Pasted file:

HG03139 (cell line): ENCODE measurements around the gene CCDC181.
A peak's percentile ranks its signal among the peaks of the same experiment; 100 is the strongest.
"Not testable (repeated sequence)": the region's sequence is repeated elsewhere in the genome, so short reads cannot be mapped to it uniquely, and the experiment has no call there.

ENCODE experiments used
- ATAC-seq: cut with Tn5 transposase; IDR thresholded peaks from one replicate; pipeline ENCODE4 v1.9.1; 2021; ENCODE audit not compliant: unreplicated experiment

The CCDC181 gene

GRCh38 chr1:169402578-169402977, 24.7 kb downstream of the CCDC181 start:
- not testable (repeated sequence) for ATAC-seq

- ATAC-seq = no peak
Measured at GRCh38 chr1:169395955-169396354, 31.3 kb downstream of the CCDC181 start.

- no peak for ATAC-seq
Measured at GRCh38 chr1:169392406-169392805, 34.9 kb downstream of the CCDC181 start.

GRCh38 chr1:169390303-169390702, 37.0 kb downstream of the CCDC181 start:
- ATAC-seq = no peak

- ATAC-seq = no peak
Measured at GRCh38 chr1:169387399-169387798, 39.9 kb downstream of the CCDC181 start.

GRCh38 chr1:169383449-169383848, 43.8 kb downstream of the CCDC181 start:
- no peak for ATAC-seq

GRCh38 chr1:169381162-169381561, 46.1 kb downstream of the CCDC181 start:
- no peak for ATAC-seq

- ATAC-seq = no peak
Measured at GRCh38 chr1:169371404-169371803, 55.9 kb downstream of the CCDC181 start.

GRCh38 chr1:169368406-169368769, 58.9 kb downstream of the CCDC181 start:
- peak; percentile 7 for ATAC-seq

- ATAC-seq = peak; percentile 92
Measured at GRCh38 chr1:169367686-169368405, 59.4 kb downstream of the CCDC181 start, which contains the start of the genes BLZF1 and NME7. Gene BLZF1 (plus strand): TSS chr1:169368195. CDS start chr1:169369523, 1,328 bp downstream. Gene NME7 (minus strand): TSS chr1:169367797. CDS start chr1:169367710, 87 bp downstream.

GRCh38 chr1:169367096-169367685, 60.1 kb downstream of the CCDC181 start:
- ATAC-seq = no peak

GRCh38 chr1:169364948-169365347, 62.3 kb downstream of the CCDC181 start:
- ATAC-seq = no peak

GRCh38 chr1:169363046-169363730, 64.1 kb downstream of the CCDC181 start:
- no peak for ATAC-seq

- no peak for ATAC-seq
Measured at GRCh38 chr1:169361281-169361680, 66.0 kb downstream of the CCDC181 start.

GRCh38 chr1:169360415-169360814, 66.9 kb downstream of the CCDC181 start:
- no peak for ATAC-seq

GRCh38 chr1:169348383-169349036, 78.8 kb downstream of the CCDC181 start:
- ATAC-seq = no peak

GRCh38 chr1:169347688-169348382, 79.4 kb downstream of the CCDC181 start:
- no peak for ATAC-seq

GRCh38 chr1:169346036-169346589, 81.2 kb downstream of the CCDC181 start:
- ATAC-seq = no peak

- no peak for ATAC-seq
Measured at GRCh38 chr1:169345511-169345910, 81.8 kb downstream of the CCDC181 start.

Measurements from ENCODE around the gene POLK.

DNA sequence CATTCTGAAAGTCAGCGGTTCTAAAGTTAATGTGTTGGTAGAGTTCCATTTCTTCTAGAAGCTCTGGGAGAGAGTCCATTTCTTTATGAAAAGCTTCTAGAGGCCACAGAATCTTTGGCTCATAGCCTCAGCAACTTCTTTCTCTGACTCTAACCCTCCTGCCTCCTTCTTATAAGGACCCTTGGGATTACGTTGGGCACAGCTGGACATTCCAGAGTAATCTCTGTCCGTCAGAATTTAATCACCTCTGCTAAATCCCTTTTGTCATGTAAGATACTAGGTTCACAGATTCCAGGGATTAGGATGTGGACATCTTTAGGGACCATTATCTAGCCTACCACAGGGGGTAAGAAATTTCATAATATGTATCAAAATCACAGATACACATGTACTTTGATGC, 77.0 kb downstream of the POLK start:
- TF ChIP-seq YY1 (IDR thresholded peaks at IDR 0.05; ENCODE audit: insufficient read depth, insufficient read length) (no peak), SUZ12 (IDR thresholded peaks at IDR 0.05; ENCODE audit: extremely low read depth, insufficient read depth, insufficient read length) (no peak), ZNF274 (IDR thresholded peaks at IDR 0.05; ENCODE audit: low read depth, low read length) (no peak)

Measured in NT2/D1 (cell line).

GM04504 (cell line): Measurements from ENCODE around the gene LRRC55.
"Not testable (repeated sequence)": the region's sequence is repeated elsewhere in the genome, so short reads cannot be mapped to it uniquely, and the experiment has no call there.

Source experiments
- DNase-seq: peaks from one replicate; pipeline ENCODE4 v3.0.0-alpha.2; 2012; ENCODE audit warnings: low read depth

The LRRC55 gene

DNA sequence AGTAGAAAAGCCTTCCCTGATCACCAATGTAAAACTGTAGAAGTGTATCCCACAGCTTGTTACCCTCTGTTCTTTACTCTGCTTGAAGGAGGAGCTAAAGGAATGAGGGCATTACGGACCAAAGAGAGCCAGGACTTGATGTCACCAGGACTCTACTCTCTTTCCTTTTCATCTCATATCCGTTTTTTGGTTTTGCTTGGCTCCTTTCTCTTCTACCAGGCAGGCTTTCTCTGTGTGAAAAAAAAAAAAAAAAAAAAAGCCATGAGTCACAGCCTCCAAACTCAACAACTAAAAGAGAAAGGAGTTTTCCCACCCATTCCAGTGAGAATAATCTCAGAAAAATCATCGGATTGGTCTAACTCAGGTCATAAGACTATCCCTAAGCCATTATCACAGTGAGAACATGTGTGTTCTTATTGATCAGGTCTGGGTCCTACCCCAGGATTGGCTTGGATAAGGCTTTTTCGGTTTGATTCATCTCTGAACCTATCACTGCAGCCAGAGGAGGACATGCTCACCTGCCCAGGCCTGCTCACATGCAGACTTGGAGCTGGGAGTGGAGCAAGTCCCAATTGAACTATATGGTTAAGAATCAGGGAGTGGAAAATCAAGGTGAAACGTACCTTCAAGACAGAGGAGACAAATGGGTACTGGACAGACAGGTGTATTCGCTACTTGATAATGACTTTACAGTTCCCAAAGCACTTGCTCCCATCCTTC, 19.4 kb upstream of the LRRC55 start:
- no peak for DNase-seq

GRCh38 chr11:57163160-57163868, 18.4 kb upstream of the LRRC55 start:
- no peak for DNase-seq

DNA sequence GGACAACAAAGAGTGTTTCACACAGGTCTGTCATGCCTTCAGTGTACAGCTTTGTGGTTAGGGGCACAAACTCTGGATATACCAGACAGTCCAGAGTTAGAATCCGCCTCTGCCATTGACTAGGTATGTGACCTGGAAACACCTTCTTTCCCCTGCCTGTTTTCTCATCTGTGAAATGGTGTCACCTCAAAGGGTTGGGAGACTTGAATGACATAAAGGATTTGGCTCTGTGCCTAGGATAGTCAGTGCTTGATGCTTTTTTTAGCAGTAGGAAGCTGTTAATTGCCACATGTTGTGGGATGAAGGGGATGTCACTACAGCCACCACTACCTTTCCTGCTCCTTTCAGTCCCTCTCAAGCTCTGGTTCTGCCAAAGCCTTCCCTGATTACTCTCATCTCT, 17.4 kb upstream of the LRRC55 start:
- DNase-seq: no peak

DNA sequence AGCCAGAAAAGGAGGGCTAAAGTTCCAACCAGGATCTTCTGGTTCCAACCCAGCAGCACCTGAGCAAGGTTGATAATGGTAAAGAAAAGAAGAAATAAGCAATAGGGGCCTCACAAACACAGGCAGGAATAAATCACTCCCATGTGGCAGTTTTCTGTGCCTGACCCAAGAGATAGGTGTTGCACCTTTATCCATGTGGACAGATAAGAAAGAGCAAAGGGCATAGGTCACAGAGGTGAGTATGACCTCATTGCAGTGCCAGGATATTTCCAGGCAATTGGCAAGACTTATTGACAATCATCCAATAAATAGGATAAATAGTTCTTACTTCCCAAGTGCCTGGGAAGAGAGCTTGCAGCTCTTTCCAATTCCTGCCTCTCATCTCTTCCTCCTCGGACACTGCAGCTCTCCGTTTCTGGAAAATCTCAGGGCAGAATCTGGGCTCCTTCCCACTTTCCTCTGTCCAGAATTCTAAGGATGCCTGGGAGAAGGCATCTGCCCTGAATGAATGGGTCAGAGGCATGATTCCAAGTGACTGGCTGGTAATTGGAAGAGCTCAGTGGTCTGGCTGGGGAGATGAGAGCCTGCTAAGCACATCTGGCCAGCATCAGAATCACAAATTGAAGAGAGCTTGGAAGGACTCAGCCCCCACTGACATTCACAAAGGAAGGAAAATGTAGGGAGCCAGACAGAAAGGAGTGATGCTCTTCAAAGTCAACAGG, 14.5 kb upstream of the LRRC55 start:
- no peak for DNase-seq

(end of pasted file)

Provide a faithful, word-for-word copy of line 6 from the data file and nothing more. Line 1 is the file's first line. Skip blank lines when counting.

The CCDC181 gene